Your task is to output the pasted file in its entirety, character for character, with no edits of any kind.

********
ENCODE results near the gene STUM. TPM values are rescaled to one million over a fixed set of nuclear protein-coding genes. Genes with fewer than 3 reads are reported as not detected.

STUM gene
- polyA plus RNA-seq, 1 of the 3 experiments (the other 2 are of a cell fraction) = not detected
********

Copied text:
ENCODE results near the gene STUM. TPM values are rescaled to one million over a fixed set of nuclear protein-coding genes. Genes with fewer than 3 reads are reported as not detected.

STUM gene
- polyA plus RNA-seq, 1 of the 3 experiments (the other 2 are of a cell fraction) = not detected